According to Crawley (2007), “[Aed Carabao] said he was too busy to make it, but it is more likely that his being co-opted to many Thaksin government projects had compromised his position.” This is certainly true. While internationally the Carabao brand attempts to sell itself as a high-end energy drink associated with sport (much the same as Red Bull), within Thailand it very much holds onto the folk and working-class roots of the band. The brand would certainly have suffered if Aed were to be publicly aligned with “the enemy” of the rural working-class red shirts.
While Aed was absent from much of the PAD publicity, he was front and center just a few years later during the PDRC protests that installed the current Prime Minister, Prayut Chan-o-cha.
State, Religion, Monarchy
For many, the root cause of the PAD was to protect Thainess – which they identified with the state, religion, and the monarchy. As such, for those sympathetic to the PAD they were not fighting for an economic cause – but for the continued existence of the Thai identity.
Leftists participating in PAD were not limited to musicians. Various other former communists, CPT members, and labour leaders were involved in the leadership and organizing of the movement. Similarly worth noting is the Assembly of the Poor, a network of farmers, fishermen, and other labourers who rose to prominence in the 1990s, and how the leadership fell on both sides of the red and yellow split. The Assembly of the Poor came to prominence based on appealing to popular conceptions of morality and welfare as opposed to politics or formal reform of law. On some level, it would be sensible to assume that former participants of the Assembly of the Poor would favor the red shirts. What actually happened was a schism inside the leadership. Officially, the Assembly of the Poor did not join the PAD, stating that their focus was on material issues and problems instead of politics. But the group did allow individual leaders to join the PAD — and they did.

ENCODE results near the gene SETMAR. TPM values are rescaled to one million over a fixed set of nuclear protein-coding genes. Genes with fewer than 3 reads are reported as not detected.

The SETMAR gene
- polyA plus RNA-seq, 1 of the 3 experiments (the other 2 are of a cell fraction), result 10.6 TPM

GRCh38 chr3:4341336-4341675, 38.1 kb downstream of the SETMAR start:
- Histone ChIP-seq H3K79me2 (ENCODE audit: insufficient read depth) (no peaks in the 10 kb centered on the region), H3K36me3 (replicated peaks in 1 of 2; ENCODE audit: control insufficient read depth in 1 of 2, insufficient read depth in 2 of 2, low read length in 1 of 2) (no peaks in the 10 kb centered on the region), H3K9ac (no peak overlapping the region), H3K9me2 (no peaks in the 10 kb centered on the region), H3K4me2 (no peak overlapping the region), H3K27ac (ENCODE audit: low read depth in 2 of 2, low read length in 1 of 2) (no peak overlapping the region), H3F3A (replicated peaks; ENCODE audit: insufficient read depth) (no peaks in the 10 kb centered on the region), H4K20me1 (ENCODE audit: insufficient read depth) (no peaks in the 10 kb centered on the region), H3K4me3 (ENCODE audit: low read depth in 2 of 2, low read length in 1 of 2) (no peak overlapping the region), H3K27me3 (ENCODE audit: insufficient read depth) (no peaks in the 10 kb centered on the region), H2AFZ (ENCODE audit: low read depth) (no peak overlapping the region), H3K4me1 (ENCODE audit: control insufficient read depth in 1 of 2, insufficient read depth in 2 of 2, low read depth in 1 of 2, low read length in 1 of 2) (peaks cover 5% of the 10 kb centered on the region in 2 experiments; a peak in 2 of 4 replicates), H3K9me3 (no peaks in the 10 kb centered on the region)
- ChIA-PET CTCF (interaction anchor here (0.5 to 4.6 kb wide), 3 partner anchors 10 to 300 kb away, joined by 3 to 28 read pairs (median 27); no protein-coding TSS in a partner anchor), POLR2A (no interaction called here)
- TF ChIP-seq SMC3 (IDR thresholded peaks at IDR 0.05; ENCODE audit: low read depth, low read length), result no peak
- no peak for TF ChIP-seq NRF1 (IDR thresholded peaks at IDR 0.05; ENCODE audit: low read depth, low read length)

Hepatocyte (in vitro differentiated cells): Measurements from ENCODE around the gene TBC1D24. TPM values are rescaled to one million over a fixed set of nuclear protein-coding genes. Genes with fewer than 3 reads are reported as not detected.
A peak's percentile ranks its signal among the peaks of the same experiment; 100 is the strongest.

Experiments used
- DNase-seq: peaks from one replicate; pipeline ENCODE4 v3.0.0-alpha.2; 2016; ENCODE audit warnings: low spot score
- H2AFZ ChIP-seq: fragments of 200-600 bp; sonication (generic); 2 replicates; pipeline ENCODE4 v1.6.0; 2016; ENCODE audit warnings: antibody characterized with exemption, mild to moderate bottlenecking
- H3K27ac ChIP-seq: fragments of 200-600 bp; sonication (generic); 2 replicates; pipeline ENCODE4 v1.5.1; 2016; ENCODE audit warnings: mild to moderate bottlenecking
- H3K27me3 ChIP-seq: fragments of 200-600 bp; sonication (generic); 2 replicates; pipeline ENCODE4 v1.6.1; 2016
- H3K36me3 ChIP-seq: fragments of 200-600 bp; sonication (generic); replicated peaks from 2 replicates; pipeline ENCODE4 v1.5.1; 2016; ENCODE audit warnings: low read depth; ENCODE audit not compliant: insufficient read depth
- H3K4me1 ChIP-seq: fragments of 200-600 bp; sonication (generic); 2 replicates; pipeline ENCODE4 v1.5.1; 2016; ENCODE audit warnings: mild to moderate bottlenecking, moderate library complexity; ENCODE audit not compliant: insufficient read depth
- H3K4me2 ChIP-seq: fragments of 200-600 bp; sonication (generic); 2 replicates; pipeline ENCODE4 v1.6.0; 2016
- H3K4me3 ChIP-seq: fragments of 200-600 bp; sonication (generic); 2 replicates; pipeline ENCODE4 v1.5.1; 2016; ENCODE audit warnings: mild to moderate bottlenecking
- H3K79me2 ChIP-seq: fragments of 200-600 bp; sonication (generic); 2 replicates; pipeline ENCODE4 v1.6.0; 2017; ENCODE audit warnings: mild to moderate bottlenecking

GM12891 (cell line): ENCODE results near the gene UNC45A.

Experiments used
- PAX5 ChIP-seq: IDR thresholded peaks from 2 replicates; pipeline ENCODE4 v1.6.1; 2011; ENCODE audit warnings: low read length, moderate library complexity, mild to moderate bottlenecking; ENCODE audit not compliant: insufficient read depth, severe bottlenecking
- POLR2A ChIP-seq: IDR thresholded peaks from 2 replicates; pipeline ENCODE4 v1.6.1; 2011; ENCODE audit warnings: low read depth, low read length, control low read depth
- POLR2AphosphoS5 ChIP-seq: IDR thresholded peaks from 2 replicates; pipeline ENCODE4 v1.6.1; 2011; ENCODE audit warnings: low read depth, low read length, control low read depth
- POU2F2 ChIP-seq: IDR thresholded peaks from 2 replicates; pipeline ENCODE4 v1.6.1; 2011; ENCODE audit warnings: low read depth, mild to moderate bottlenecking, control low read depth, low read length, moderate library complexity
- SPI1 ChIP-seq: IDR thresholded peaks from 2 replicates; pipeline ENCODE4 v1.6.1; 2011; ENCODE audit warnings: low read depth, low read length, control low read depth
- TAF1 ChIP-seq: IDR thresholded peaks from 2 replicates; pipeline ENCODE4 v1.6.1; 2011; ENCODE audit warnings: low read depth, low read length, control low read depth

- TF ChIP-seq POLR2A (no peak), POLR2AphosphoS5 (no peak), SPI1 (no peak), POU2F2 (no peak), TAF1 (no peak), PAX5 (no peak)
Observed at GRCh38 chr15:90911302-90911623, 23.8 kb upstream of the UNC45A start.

Much has been written about the arguments between the two factions, and without delving into the details of pro and anti-Thaksin views it can be troublesome to identify individuals’ reasoning for joining the movement. However, generally speaking, it can be understood that the PAD supporters viewed Thaksin as corrupt and undemocratic. He was criticized for his nepotism, privatisation, monopolizing power, human rights abuses (including killings of drug traffickers and conflict in the south), and a host of other charges. In short, PAD supporters took issue with what they perceived as a movement for corporate-dominated politics. PAD protestors claimed their cause was patriotic.
Simplifying protestors’ participation in the conflict as poor and oppressed vs. privileged and elite would be disingenuous and understanding this is important when examining the participation of leftists, revolutionaries, and radicals. For many, the PAD cause was a reaction to what they deemed a misuse of political power for private economic gain. In their eyes, Thaksin was using corporate power to undermine the pillars of a free and democratic society. This, alongside the charges of human rights violations, emboldened PAD supporters of all backgrounds to rally against the red shirt cause.
For many phleng phuea chiwit musicians, many issues facing Thailand could be traced back to corruption. As such, perhaps they rationalised it by perceiving the conflict not as a class struggle of red vs. yellow, but instead about corruption within Thaksin’s regime.